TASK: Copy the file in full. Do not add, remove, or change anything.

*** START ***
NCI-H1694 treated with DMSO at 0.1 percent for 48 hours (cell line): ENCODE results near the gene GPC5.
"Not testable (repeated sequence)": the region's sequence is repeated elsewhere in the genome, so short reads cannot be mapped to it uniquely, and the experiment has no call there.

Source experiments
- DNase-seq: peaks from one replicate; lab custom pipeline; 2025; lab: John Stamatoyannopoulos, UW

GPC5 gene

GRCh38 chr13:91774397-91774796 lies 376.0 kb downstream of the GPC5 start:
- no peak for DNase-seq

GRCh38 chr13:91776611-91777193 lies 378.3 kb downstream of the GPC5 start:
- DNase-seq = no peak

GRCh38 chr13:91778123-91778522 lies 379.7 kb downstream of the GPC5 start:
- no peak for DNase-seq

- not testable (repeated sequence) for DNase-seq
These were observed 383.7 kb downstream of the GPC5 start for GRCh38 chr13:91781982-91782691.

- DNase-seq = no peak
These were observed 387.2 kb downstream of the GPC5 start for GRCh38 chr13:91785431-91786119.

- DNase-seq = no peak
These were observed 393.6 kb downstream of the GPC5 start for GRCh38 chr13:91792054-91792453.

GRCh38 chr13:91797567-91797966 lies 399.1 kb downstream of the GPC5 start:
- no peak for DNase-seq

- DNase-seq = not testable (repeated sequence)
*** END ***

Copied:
NCI-H1694 treated with DMSO at 0.1 percent for 48 hours (cell line): ENCODE results near the gene GPC5.
"Not testable (repeated sequence)": the region's sequence is repeated elsewhere in the genome, so short reads cannot be mapped to it uniquely, and the experiment has no call there.

Source experiments
- DNase-seq: peaks from one replicate; lab custom pipeline; 2025; lab: John Stamatoyannopoulos, UW

GPC5 gene

GRCh38 chr13:91774397-91774796 lies 376.0 kb downstream of the GPC5 start:
- no peak for DNase-seq

GRCh38 chr13:91776611-91777193 lies 378.3 kb downstream of the GPC5 start:
- DNase-seq = no peak

GRCh38 chr13:91778123-91778522 lies 379.7 kb downstream of the GPC5 start:
- no peak for DNase-seq

- not testable (repeated sequence) for DNase-seq
These were observed 383.7 kb downstream of the GPC5 start for GRCh38 chr13:91781982-91782691.

- DNase-seq = no peak
These were observed 387.2 kb downstream of the GPC5 start for GRCh38 chr13:91785431-91786119.

- DNase-seq = no peak
These were observed 393.6 kb downstream of the GPC5 start for GRCh38 chr13:91792054-91792453.

GRCh38 chr13:91797567-91797966 lies 399.1 kb downstream of the GPC5 start:
- no peak for DNase-seq

- DNase-seq = not testable (repeated sequence)